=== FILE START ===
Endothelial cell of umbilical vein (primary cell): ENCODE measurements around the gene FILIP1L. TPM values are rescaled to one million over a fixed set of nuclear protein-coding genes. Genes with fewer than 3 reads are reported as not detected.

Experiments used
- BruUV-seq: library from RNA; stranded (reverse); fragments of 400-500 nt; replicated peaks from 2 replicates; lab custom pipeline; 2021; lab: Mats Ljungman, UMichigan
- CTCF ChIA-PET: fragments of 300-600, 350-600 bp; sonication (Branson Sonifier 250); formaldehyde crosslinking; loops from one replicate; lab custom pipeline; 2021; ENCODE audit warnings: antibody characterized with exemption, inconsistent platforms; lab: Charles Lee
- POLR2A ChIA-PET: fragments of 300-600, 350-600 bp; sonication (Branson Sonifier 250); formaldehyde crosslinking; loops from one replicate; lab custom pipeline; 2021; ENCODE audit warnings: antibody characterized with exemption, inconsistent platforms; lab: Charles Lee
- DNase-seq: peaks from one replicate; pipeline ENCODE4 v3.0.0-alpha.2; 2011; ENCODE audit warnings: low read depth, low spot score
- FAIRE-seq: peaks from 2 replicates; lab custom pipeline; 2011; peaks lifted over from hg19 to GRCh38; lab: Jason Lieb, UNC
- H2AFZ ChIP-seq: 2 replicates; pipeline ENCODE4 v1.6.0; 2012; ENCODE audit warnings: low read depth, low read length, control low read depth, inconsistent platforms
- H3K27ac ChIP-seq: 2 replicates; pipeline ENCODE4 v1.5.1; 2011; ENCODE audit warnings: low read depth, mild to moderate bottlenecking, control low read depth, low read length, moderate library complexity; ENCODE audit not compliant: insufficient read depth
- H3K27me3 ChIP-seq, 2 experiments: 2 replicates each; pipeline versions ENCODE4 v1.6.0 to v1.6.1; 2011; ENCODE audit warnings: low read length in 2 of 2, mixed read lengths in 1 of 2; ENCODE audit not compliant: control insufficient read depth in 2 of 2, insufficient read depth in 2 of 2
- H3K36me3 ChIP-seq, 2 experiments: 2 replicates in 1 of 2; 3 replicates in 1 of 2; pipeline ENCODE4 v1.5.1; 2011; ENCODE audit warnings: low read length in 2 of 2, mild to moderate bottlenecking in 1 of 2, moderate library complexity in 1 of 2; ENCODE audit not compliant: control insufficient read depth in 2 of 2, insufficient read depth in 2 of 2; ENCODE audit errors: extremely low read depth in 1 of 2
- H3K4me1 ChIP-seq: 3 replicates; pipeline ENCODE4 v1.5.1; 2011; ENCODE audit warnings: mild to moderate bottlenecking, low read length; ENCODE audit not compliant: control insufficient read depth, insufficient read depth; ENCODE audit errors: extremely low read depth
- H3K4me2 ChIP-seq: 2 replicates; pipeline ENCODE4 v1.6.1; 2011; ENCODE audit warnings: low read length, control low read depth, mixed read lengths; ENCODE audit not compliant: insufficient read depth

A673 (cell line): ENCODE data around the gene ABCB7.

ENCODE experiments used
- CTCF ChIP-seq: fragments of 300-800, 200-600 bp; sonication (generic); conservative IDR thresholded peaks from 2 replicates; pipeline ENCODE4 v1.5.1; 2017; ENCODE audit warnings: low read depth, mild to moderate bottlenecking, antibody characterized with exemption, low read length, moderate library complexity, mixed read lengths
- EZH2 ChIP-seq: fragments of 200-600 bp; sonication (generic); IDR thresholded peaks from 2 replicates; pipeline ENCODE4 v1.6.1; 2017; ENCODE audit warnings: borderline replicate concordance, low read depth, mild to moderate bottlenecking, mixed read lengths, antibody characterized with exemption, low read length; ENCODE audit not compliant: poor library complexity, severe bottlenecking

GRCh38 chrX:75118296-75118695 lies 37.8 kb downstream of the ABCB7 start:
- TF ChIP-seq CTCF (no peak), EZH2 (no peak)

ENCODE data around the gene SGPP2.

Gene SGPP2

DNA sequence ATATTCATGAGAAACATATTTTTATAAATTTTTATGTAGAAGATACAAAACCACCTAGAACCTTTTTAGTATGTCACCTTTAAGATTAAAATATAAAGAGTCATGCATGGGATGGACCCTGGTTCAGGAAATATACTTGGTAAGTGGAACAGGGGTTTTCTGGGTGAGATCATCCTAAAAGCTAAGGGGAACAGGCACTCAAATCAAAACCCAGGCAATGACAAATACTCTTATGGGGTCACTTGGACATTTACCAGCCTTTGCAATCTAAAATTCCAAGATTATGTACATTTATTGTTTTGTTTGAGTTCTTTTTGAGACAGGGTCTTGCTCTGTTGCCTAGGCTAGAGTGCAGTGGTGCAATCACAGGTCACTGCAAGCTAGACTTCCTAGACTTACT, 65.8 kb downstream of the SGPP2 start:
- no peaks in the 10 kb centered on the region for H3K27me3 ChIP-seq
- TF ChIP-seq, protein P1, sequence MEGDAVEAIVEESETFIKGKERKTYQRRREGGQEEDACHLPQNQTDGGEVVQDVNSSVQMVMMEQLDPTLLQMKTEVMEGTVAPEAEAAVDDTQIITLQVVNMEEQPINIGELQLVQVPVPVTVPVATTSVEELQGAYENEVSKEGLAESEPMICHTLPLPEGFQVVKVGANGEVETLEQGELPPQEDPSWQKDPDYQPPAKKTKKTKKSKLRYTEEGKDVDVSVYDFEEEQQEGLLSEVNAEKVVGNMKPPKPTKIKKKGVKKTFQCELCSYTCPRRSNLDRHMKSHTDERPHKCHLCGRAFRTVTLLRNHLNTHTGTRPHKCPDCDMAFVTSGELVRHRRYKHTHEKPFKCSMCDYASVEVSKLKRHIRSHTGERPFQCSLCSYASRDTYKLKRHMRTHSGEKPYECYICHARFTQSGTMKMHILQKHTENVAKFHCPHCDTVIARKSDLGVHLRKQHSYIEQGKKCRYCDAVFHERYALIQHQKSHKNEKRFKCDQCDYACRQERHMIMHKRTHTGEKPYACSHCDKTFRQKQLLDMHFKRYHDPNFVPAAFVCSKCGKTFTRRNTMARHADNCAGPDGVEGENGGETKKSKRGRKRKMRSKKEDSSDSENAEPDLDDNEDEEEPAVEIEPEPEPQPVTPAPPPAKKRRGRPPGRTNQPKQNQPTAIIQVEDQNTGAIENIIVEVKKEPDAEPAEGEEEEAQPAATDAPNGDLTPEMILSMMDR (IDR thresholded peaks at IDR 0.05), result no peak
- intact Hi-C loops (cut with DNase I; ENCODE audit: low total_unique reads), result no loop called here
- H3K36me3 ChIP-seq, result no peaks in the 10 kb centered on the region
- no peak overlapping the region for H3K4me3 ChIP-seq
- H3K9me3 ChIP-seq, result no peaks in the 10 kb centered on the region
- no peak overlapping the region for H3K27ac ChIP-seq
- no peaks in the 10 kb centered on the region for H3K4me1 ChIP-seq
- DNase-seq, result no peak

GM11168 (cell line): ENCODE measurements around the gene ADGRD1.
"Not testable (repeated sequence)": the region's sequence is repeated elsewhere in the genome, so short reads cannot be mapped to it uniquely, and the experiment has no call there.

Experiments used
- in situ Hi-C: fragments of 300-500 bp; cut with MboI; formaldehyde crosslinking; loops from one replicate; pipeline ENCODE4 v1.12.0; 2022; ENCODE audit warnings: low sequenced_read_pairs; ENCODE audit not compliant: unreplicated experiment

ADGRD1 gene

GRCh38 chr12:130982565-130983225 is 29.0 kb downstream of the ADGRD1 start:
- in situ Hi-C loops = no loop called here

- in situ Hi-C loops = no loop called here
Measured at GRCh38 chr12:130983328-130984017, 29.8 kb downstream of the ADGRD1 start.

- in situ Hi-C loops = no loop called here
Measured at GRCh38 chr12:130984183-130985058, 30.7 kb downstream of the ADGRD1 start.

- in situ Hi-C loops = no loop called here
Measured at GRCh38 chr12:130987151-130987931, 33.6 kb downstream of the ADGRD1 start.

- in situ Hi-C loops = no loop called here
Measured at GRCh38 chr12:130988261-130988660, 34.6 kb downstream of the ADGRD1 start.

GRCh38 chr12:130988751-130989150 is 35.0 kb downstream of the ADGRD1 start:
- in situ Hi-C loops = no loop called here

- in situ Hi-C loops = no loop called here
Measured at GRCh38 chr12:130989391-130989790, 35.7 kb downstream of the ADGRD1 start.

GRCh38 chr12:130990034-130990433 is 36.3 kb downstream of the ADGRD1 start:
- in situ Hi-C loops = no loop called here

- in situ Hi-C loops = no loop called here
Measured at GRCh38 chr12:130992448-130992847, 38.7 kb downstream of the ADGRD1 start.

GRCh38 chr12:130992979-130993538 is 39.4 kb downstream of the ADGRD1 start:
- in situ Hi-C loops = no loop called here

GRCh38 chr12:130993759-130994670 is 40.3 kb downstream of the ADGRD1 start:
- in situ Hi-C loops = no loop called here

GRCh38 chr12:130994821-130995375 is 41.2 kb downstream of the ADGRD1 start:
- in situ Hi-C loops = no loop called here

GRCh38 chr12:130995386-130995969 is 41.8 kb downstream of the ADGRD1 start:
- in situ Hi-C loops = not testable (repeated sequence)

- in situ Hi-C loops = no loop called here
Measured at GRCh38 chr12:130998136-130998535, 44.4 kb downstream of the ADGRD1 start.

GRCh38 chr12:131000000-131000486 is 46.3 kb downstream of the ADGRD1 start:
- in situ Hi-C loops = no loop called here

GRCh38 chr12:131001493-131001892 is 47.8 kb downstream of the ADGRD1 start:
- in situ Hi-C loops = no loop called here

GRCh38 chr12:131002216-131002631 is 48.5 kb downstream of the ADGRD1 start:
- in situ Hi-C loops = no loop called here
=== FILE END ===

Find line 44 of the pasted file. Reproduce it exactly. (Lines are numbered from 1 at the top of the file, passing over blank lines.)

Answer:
Measured at GRCh38 chr12:130987151-130987931, 33.6 kb downstream of the ADGRD1 start.